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Punitive reactions by ministers or the judiciary seek to deter future riots. But if such measures undermine the perceived fairness and legitimacy of the criminal justice system and worsen police-community relations, they could prove counter-productive

By Christopher Gilson

Abstract

Ministers clearly believe that harsh sentences for those convicted in the recent disorder, and the arrest and prosecution of those involved (even in minor ways)will create strong disincentives for future potential rioters. The government has also found like-minded judges, magistrates and prosecutors to give added impetus to this push in the immediate riot aftermath. But Chris Gilson points to voices suggesting a significant downside. Sentences that are disproportionate for the offences that have taken place will likely be overturned. And enforcing ‘collective punishments’ on whole households by removing benefits and social housing for the families of those convicted may be hard to enforce and is legally dubious. Allied with aggressive post-riot policing, such tactics may only exacerbate existing tensions in high-stress urban areas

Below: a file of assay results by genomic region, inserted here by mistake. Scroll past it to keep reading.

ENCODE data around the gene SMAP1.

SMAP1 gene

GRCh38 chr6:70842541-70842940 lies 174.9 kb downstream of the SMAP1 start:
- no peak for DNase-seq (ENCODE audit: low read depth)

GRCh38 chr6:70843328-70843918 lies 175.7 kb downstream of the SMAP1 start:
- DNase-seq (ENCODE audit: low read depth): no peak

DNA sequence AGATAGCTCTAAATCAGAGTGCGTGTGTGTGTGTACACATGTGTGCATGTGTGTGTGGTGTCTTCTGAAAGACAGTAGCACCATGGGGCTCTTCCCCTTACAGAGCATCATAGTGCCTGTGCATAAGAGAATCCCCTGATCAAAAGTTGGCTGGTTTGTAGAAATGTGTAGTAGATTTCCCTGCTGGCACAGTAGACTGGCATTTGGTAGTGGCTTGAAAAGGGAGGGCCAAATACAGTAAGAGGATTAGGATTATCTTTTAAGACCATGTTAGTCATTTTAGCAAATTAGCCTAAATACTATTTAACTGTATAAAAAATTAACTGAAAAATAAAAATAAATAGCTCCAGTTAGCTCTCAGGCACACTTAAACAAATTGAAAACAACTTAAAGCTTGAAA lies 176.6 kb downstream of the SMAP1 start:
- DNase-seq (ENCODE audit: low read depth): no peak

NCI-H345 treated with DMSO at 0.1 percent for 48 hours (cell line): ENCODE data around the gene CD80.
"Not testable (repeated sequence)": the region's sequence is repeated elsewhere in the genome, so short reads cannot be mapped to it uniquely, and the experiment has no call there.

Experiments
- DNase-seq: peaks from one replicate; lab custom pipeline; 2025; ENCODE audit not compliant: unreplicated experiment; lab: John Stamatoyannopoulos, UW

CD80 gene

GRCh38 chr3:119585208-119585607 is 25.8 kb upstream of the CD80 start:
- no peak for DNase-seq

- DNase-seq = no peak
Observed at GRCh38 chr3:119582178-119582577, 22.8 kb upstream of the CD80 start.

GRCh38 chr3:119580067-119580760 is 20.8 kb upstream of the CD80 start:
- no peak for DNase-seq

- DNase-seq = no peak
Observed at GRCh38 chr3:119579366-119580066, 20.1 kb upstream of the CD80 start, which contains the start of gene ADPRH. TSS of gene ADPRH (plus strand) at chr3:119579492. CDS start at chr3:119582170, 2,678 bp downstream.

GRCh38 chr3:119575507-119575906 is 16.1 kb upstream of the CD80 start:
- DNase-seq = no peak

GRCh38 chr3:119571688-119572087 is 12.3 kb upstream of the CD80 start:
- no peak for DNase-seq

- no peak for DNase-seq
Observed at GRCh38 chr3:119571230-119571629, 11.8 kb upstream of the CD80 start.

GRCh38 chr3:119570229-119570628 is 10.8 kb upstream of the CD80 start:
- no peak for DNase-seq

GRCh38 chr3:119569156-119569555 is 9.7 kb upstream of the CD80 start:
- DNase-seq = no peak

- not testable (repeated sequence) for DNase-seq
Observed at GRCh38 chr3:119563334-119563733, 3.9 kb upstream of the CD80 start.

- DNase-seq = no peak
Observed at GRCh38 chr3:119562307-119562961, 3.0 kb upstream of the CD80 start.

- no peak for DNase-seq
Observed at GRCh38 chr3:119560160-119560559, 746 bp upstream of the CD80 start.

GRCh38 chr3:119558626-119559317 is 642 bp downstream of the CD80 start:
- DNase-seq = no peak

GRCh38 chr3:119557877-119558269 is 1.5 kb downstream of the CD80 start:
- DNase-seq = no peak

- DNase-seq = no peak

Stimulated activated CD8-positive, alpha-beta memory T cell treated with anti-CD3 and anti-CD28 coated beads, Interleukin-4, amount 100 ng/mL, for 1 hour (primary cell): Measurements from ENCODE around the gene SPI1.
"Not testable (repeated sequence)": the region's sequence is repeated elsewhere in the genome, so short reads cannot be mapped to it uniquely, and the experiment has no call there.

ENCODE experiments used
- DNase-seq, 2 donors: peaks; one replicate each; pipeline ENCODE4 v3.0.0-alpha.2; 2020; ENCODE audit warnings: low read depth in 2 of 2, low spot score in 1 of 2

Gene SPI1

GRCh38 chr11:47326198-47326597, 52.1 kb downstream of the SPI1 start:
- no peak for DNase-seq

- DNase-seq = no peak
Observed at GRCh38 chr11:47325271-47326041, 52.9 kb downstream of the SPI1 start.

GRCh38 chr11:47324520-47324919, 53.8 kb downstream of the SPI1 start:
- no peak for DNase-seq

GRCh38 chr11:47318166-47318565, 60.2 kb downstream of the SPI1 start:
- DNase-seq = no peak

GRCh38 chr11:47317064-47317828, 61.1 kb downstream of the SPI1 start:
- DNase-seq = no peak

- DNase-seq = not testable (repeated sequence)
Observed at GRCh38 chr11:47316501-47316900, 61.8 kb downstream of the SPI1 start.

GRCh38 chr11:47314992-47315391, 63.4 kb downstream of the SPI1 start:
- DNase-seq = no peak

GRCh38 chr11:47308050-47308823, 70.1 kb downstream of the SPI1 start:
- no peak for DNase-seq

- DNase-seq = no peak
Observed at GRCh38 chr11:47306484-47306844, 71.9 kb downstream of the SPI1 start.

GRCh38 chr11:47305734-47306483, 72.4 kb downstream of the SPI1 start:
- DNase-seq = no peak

Topics: HV Social pathology. Social and public welfare. Criminology, JN101 Great Britain, KD England and Wales
Publisher: Blog post from London School of Economics & Political Science
Year: 2011
OAI identifier: oai:eprints.lse.ac.uk:37961
Provided by: LSE Research Online

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